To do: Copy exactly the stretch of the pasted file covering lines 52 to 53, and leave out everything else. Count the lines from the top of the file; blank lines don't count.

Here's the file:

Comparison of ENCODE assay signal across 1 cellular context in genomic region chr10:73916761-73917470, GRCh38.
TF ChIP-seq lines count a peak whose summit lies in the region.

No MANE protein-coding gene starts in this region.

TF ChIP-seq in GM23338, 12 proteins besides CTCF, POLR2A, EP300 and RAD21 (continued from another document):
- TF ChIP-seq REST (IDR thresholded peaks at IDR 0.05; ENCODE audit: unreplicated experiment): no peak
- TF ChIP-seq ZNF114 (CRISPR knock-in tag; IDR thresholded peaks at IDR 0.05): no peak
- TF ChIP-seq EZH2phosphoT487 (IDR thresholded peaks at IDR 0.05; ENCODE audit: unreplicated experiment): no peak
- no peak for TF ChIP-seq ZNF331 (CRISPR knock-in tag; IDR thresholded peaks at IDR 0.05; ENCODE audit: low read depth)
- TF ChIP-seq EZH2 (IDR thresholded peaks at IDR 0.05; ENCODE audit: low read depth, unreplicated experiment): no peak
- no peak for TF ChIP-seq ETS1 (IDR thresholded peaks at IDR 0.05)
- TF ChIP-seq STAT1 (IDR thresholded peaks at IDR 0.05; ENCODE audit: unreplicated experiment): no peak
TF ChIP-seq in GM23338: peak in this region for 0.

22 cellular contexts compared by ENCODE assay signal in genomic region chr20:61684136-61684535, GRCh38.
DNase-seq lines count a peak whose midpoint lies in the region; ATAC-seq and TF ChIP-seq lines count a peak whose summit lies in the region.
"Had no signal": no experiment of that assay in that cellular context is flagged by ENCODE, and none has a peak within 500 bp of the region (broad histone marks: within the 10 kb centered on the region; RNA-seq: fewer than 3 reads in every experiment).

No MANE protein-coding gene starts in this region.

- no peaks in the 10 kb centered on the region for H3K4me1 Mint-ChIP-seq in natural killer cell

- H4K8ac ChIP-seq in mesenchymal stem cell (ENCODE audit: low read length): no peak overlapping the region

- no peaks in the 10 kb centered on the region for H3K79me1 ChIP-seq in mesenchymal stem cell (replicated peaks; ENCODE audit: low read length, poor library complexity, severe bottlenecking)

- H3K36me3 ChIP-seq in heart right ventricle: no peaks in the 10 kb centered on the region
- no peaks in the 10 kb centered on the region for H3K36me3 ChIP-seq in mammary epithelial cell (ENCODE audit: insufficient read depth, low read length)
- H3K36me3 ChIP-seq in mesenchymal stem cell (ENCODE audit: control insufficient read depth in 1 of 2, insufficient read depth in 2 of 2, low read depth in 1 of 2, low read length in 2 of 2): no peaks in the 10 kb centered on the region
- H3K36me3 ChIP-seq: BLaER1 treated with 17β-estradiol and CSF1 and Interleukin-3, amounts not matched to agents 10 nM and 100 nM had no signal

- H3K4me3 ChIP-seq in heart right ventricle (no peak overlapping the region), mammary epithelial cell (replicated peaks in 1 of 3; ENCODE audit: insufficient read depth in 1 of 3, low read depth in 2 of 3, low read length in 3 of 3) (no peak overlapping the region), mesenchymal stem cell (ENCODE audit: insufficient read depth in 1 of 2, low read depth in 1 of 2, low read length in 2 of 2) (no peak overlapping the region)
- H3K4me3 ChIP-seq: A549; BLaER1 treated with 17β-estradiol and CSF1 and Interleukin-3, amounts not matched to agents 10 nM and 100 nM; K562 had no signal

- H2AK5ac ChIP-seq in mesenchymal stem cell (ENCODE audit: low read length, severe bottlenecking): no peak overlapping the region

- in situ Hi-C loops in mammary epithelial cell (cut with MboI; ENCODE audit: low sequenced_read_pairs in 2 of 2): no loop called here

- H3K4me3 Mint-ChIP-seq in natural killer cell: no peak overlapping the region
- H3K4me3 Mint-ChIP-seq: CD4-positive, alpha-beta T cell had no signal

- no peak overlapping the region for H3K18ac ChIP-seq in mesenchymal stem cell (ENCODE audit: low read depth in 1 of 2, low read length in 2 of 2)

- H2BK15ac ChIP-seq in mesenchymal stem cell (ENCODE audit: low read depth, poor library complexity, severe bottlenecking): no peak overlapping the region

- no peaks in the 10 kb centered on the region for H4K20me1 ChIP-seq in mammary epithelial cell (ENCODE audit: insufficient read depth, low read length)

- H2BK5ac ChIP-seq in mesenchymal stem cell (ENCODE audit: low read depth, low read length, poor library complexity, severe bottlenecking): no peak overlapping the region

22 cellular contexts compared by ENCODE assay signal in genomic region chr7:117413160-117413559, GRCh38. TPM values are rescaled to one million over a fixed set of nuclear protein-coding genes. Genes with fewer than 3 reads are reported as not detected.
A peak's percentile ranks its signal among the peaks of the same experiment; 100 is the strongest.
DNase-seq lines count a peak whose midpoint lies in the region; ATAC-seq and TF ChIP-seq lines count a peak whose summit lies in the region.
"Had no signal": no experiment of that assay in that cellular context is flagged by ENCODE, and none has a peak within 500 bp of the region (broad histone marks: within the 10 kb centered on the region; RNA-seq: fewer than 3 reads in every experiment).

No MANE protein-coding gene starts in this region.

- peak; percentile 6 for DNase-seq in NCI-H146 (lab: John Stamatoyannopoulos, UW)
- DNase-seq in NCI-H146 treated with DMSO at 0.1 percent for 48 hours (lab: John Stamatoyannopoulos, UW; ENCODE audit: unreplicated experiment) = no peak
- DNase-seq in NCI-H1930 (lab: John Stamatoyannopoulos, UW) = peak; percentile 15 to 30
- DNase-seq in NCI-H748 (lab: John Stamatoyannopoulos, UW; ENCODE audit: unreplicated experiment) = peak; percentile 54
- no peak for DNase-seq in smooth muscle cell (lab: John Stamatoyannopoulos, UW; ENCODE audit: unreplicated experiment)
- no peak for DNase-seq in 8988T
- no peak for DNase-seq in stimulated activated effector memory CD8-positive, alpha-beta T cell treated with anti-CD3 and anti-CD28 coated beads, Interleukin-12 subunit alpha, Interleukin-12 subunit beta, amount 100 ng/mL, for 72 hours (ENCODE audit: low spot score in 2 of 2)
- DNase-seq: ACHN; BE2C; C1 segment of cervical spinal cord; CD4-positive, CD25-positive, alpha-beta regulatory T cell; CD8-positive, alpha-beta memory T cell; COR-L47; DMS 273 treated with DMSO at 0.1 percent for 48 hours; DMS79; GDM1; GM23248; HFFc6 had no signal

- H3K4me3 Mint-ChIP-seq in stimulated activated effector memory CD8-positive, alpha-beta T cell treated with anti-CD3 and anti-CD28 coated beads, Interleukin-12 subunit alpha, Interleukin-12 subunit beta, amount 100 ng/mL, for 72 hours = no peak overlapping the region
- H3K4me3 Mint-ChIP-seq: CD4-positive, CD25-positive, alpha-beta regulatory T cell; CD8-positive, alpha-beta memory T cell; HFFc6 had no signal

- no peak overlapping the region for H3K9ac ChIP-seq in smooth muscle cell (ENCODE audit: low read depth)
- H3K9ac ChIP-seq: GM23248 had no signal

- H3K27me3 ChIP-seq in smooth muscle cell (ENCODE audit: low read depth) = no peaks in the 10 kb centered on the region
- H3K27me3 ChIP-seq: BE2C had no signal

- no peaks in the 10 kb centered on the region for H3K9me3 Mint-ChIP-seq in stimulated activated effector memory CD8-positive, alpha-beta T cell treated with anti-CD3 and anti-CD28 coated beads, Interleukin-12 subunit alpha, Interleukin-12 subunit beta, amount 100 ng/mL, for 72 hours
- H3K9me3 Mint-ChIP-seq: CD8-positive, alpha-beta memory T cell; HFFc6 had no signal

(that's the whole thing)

- H3K27me3 ChIP-seq: BE2C had no signal

- no peaks in the 10 kb centered on the region for H3K9me3 Mint-ChIP-seq in stimulated activated effector memory CD8-positive, alpha-beta T cell treated with anti-CD3 and anti-CD28 coated beads, Interleukin-12 subunit alpha, Interleukin-12 subunit beta, amount 100 ng/mL, for 72 hours